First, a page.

Britain’s most senior Roman Catholic leader has called on Muslims to join forces with the Church to fight for “genuine religious freedom”.
Cardinal Cormac Murphy-O’Connor, the head of the Church in England and Wales, said that since the September 11 terrorist attacks on America, public opinion had become suspicious of religion in general and of Islam in particular. It was now necessary, he said, for the followers of the two faiths to unite to uphold religious freedom as a “natural right of every human being to be respected by every government”.
The Cardinal said that the problem of Islamist terrorism had “created an atmosphere where ordinary Muslims feel very uncomfortable and unfairly singled out by people who often seem not to understand them at all”. The “spotlight has been firmly locked on to Islam”, he said, adding that as a result Muslims often felt “misrepresented or at least misunderstood by our media and in public opinion”.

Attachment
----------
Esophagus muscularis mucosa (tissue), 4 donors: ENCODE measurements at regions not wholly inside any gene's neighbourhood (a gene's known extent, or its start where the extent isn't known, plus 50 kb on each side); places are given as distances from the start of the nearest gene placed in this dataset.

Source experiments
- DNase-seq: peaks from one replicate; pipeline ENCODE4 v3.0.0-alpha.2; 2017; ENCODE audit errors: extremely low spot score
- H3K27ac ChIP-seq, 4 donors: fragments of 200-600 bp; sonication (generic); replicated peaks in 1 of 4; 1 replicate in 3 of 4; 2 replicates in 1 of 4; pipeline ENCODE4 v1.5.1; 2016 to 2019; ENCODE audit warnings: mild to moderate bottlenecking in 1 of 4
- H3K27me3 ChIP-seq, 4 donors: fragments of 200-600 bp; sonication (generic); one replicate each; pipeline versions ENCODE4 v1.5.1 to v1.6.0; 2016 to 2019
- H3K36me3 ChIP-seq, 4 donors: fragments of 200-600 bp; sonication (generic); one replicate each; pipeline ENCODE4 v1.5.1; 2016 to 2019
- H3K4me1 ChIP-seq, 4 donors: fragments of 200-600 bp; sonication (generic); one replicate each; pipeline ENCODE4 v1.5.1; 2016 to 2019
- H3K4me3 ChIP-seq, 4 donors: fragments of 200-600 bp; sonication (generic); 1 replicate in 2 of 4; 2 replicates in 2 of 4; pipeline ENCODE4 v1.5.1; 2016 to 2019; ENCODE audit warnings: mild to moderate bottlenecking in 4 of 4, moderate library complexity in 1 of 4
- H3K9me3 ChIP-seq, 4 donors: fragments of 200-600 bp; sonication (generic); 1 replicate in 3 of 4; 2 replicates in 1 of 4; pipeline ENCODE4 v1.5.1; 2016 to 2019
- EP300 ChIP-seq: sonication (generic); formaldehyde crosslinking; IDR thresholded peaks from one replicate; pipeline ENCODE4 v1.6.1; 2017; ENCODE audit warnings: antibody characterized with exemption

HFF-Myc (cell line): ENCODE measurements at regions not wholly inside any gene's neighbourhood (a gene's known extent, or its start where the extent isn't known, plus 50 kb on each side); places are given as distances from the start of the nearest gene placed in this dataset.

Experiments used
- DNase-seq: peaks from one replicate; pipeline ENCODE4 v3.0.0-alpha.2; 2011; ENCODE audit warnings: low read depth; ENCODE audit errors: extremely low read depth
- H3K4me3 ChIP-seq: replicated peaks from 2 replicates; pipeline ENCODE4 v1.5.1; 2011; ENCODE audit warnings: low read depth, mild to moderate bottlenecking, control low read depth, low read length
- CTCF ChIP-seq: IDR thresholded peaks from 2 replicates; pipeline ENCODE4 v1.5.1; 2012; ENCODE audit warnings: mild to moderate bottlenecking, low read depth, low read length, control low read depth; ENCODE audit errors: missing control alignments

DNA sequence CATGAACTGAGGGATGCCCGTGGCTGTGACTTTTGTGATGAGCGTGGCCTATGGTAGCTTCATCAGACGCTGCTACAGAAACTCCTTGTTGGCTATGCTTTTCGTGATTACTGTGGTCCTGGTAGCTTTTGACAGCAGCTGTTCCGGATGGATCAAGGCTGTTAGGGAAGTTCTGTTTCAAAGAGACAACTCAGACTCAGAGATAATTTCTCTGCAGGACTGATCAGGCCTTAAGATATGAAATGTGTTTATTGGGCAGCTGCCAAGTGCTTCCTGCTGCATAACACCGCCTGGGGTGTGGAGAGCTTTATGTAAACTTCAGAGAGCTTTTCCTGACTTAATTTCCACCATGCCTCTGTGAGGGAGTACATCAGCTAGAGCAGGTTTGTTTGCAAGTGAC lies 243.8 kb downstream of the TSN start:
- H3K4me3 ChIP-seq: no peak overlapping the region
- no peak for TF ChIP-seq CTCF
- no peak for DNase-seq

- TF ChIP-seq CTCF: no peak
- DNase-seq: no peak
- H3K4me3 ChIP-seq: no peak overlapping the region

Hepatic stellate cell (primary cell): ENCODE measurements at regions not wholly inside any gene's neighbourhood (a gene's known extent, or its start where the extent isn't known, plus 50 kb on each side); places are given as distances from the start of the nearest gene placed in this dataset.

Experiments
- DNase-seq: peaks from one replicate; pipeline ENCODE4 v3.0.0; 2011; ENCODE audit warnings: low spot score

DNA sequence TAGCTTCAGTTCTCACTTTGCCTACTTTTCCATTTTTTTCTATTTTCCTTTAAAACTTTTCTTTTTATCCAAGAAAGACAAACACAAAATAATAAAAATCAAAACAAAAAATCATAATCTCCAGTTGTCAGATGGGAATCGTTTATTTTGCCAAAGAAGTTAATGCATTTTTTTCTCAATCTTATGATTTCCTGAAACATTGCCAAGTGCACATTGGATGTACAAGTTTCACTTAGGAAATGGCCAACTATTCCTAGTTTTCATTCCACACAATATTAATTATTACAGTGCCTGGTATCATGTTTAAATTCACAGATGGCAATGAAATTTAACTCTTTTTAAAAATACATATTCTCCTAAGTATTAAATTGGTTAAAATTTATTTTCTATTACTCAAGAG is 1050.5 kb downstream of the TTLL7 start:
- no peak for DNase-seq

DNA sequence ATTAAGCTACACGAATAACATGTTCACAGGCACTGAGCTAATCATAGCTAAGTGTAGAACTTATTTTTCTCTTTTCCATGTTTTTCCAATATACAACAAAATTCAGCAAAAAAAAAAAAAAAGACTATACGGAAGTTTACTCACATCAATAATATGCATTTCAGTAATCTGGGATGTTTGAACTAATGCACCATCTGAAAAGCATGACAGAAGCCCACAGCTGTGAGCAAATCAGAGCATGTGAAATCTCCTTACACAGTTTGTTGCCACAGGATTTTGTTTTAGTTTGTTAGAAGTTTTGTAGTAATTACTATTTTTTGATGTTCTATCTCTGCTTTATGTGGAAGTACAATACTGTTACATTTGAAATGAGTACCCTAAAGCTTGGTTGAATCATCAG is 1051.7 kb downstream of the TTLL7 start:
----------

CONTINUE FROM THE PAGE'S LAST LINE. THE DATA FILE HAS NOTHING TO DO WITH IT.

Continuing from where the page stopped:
He said that although British authorities tended to treat religious communities with respect it was a difficult time for those involved in governing and policing society. Muslims and Christians together had to fight against those who wished to “make sure religion had no public voice”, the cardinal said.
“The space for dialogue between our religions and our culture has to be a public one,” he added. “In other words, religious communities need to be able to operate with a certain degree of autonomy. If politicians at national or local level – or even academics, for that matter – think they know what is best for religions, they will not act in our best interests, and could well be tempted to try to manipulate the ways we contribute to society.”